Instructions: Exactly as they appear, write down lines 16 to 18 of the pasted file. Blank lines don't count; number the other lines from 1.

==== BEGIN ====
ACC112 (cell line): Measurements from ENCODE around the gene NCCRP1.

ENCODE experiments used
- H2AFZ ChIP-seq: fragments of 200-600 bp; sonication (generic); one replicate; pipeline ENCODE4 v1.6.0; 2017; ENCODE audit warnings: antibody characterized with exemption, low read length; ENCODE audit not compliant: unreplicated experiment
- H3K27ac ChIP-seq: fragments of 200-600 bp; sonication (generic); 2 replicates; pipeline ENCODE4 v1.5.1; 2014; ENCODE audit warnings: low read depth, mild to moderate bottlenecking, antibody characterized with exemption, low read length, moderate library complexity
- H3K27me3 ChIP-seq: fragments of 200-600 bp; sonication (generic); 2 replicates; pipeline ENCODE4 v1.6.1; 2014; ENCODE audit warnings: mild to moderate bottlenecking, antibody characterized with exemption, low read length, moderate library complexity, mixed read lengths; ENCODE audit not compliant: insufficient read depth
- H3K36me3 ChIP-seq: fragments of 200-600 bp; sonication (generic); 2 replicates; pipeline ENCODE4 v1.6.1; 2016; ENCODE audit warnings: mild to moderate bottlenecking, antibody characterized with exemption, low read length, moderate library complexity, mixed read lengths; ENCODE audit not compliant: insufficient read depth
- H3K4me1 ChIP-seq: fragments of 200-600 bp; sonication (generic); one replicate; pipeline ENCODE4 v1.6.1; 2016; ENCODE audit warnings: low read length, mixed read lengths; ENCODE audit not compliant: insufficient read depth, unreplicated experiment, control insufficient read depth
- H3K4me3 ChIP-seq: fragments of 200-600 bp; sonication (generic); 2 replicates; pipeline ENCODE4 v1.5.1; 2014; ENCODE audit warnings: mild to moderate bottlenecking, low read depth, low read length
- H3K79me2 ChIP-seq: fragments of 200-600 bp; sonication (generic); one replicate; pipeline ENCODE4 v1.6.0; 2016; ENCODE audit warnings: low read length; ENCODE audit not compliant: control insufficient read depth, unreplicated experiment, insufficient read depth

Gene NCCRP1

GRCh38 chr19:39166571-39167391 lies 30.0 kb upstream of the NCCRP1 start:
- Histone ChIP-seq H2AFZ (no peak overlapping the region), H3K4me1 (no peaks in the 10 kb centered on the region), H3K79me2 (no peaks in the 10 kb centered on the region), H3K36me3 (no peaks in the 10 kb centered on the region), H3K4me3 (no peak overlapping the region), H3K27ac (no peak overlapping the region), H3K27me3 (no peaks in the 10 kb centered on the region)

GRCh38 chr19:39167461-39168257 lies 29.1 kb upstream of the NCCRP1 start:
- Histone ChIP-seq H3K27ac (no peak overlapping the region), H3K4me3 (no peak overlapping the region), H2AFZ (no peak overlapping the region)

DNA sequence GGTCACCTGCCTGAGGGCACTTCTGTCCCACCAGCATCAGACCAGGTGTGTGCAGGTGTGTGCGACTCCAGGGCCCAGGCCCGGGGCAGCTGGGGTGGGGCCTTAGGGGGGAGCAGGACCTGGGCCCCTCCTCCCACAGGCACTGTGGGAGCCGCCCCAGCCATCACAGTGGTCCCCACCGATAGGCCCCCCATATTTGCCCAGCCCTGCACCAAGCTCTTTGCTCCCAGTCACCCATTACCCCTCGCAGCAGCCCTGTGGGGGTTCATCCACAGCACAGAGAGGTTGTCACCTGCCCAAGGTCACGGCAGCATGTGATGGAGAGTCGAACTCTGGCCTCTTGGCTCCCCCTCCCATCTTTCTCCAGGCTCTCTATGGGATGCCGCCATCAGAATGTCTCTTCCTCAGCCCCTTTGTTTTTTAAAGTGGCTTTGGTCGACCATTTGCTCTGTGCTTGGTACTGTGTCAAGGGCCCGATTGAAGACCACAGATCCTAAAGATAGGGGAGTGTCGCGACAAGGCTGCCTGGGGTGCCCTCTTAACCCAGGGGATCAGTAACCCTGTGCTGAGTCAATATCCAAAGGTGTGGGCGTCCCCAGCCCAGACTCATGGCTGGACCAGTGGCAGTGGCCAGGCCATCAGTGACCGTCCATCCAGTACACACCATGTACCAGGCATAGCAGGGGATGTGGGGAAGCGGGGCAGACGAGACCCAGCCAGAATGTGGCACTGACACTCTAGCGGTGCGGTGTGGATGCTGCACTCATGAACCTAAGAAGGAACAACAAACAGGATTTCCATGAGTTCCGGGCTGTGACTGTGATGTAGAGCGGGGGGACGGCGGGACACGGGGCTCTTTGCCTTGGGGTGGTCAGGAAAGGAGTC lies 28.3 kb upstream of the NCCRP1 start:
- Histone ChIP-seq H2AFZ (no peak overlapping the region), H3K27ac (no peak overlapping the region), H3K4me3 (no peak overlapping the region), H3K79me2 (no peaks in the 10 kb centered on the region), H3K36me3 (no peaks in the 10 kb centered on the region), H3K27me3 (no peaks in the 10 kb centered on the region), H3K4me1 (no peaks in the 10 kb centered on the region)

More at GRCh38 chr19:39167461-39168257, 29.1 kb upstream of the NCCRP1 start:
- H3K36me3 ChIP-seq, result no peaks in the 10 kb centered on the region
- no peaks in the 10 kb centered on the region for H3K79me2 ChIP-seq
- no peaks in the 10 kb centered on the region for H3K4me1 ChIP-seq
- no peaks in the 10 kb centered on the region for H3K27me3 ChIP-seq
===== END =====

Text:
- Histone ChIP-seq H2AFZ (no peak overlapping the region), H3K27ac (no peak overlapping the region), H3K4me3 (no peak overlapping the region), H3K79me2 (no peaks in the 10 kb centered on the region), H3K36me3 (no peaks in the 10 kb centered on the region), H3K27me3 (no peaks in the 10 kb centered on the region), H3K4me1 (no peaks in the 10 kb centered on the region)

More at GRCh38 chr19:39167461-39168257, 29.1 kb upstream of the NCCRP1 start:
- H3K36me3 ChIP-seq, result no peaks in the 10 kb centered on the region